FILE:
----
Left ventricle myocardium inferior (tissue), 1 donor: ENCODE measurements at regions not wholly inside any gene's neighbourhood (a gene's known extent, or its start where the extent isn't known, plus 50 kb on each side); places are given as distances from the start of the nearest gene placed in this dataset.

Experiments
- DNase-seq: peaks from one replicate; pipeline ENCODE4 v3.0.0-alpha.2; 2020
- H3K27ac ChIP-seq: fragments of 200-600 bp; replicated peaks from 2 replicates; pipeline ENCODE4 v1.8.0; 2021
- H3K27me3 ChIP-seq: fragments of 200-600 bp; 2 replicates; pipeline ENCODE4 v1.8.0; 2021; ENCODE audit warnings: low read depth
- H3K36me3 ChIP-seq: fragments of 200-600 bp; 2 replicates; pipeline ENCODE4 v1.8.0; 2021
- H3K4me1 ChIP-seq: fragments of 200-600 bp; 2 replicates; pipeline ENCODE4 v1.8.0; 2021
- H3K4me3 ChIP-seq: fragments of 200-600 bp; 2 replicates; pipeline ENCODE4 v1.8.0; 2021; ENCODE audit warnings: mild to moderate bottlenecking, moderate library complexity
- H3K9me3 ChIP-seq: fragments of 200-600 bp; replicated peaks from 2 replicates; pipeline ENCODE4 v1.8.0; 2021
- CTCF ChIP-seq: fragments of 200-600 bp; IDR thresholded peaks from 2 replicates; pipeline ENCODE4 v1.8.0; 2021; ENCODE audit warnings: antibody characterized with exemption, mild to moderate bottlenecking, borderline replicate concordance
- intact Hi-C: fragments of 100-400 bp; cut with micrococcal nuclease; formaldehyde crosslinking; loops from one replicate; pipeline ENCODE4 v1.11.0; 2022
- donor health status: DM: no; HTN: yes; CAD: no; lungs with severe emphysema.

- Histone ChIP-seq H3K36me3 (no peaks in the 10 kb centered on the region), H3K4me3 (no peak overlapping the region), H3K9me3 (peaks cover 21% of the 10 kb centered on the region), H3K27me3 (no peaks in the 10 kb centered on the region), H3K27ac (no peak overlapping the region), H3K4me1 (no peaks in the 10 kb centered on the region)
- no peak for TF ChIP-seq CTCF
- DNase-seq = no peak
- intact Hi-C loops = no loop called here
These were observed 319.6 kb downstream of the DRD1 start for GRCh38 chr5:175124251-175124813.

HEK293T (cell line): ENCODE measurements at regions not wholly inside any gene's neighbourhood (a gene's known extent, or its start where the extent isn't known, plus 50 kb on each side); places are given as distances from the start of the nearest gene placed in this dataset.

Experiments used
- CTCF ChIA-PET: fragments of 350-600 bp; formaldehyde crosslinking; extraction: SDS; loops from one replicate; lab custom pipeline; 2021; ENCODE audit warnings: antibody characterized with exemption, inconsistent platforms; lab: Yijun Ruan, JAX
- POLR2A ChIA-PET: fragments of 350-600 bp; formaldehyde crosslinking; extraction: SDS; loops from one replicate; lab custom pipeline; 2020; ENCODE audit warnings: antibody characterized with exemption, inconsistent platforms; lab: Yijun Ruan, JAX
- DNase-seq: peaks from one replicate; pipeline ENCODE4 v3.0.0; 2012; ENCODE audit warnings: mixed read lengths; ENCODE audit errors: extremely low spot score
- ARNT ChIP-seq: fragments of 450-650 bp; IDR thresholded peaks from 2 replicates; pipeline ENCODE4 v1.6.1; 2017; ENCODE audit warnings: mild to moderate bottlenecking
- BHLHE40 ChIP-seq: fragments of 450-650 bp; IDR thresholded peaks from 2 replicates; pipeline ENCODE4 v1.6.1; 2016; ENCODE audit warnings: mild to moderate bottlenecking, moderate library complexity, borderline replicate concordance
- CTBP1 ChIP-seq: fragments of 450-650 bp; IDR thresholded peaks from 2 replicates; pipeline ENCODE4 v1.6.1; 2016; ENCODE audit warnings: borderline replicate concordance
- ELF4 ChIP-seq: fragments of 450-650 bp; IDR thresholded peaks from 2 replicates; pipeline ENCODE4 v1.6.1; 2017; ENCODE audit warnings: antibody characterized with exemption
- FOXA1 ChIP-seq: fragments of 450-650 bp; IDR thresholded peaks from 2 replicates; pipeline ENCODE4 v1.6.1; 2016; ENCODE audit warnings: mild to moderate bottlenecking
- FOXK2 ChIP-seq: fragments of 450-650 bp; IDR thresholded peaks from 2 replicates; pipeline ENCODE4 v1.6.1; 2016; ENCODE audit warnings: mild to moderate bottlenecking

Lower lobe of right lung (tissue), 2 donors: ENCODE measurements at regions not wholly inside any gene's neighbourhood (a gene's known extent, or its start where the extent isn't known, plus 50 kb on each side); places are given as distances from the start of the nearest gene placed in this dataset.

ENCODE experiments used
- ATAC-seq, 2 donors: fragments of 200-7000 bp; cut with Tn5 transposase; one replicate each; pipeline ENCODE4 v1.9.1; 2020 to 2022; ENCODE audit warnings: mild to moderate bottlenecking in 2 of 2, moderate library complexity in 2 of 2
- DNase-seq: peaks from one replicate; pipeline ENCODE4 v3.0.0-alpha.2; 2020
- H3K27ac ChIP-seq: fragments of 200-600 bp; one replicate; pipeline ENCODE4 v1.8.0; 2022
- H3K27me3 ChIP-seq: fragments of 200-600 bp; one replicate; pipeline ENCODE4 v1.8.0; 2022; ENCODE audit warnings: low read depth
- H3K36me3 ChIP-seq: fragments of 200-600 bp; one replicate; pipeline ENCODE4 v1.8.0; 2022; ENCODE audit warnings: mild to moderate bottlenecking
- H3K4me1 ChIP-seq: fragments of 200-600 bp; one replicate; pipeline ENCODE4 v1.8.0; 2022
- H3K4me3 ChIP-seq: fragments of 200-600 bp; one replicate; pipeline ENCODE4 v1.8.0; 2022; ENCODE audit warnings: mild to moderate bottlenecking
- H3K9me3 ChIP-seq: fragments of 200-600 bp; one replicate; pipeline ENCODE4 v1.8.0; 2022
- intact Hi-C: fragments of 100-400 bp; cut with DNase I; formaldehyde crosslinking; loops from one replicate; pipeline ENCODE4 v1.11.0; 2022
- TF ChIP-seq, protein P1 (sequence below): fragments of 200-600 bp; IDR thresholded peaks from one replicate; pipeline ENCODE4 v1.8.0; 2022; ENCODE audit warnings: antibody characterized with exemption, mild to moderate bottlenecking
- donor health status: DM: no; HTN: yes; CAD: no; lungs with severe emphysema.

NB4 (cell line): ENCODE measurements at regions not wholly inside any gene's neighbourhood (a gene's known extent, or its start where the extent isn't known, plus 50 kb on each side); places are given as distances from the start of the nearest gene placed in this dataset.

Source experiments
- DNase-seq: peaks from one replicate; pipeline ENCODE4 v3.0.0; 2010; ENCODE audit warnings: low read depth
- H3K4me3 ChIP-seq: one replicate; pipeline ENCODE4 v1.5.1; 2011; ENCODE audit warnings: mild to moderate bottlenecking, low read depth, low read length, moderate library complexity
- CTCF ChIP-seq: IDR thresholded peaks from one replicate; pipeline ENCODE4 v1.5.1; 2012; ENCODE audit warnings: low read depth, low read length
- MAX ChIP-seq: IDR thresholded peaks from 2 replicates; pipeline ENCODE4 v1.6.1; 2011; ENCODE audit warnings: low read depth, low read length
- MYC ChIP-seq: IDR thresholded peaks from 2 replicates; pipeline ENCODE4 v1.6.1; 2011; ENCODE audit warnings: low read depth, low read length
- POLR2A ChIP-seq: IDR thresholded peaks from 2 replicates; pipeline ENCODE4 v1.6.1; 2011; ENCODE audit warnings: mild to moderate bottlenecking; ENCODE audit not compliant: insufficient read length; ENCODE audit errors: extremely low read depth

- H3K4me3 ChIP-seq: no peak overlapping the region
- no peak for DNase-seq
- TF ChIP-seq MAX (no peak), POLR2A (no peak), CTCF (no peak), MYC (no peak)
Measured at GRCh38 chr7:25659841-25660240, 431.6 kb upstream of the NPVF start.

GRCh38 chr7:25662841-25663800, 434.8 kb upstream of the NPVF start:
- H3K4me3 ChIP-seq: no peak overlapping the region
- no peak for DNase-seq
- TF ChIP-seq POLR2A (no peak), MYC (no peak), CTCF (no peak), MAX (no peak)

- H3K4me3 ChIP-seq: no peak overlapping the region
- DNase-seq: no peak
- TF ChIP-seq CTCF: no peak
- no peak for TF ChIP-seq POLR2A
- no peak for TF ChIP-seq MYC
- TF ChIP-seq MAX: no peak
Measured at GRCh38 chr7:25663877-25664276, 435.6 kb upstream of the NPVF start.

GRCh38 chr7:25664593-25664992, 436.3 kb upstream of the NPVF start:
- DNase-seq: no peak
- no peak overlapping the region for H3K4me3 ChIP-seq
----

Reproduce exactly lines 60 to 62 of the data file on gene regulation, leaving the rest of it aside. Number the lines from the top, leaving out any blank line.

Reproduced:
- TF ChIP-seq CTCF: no peak
- no peak for TF ChIP-seq POLR2A
- no peak for TF ChIP-seq MYC